Day leads the group having seen action in 13 games, leads the team with a 5-2 record and 39 strikeouts, and has pitched a team-high 53.1 innings.
Last week, the 5-foot-10 righty was named the SSAC's Pitcher of the Week after he collected his first save of the season in the Hawks' 12-10 triumph over No. 11-ranked Tennessee Wesleyan College and then tossed a complete game to help the Hawks hand No. 4-ranked Southern Poly its first conference loss of the season.
Having established himself as Shorter's weapon out of the bullpen, Kirksey has picked up where he left off last year, getting the call in 10 games and holding a perfect 3-0 record with a 3.67 ERA.
Both pitchers agree that the entire staff is on the same page every game, with the primary objective being throwing strikes.
"That's still our biggest issue," Day said. "We preach that every day. If we throw strikes on the first or second pitch, we can avoid trouble."
Communication is also vital among the pitchers and Bryant.
"We talk to each other every day," said Kirksey. "If someone's struggling we try to pick him up."
"We communicate with them really well," Kirksey said. "We know we have to make sure we're both on the same page."
"I feel good throwing to Dave and had him out there with me every game at the start of the season," Day said. "But [against Southern Poly] Ross caught me and I still felt real good about that."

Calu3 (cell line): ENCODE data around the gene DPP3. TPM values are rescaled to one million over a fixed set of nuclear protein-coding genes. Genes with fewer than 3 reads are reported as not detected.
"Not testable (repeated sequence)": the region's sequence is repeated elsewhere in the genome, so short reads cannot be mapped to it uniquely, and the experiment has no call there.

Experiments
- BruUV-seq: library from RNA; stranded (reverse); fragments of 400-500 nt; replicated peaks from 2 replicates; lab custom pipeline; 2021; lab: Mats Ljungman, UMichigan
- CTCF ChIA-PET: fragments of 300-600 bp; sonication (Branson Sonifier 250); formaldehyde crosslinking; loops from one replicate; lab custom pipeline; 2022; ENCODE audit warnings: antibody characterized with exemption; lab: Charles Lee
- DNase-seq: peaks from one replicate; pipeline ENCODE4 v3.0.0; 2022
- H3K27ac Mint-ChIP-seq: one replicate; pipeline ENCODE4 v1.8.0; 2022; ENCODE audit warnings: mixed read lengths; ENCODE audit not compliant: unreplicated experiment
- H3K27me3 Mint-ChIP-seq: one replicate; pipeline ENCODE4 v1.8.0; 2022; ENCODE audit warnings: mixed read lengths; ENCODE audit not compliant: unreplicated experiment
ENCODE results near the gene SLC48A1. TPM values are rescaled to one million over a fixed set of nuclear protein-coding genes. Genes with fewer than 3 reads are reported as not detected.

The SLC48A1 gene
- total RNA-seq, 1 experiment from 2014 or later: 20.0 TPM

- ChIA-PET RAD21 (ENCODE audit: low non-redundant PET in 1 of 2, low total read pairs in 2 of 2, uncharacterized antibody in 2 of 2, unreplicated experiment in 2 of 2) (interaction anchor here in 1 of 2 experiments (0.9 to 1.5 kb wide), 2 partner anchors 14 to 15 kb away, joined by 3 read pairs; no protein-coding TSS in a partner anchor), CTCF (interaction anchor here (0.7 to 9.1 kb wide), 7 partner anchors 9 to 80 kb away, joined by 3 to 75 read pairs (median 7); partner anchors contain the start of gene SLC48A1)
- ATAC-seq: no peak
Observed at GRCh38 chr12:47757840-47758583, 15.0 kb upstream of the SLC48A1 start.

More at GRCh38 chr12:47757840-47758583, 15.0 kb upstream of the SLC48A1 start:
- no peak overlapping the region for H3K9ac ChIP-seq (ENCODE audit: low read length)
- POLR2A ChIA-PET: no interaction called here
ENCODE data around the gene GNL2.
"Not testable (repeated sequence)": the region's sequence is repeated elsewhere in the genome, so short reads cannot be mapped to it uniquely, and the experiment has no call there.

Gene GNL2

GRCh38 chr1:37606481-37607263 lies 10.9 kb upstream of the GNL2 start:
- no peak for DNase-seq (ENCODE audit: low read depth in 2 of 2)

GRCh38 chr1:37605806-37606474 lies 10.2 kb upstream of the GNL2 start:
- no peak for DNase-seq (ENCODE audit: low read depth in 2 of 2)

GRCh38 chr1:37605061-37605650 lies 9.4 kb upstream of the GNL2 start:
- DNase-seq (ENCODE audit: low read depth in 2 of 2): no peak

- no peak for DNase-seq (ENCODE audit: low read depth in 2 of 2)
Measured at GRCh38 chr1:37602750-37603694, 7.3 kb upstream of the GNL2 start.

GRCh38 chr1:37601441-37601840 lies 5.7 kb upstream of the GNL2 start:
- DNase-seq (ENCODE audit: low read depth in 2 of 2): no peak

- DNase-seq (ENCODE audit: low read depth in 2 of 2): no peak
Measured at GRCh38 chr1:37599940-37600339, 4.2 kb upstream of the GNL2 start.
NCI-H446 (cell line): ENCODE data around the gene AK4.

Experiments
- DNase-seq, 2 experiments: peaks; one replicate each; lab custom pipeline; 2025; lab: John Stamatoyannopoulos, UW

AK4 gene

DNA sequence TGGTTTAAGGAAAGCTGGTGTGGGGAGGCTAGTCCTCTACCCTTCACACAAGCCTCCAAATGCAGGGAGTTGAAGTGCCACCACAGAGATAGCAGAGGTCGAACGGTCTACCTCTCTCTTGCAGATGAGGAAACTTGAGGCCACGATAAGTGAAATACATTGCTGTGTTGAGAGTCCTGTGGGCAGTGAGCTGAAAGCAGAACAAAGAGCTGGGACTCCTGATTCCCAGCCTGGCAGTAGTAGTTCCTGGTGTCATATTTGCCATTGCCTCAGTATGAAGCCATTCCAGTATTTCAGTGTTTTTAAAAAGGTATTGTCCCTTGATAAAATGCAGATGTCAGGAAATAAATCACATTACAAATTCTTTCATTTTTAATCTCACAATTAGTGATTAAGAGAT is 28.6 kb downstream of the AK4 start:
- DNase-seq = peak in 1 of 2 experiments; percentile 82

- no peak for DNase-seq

Bryant and his pitchers have made it a point to know the scouting report of the players that they will be facing at the plate and place emphasis on knowing the personnel in every game.
"I put a lot of emphasis on it," said Bryant. "It gives them an idea of what they're going to face. I network pretty well and can simply pick up the phone and get a scouting report on anyone."
Bryant, who calls each pitch, also keeps an eye on who he has on the mound.
"One of the things they know, and I stress, is that I want to put them into a situation where they can be successful," Bryant said. "They know they can go out and make their own success or failure, and failure is part of the game."
"He's always asking us how we feel," said Day. "He lets us go to see where we're at."
Said Kirksey: "He's helped us out a lot."
Riding a five-game win streak, the program's longest in two years, the Hawks (18-20, 6-6 SSAC) return to the field Tuesday, April 6 when they host Atlanta Christian College in a non-conference doubleheader.
The team then turns its attention back to the SSAC this weekend when the Hawks visit No. 24-ranked Brewton-Parker College for a three-game set. The showdown is one of three conference series - eighth-ranked Lee University and Faulkner University also loom in the near future - that remain for Shorter.
At this point in the season, all league bouts are vital - the Hawks are one of five teams within two games of second place behind conference frontrunner and No. 2-ranked, Southern Poly.
"I think we can play with anybody," Kirksey said. "We've proven it against ranked teams. We just have to stay focused and play as a team."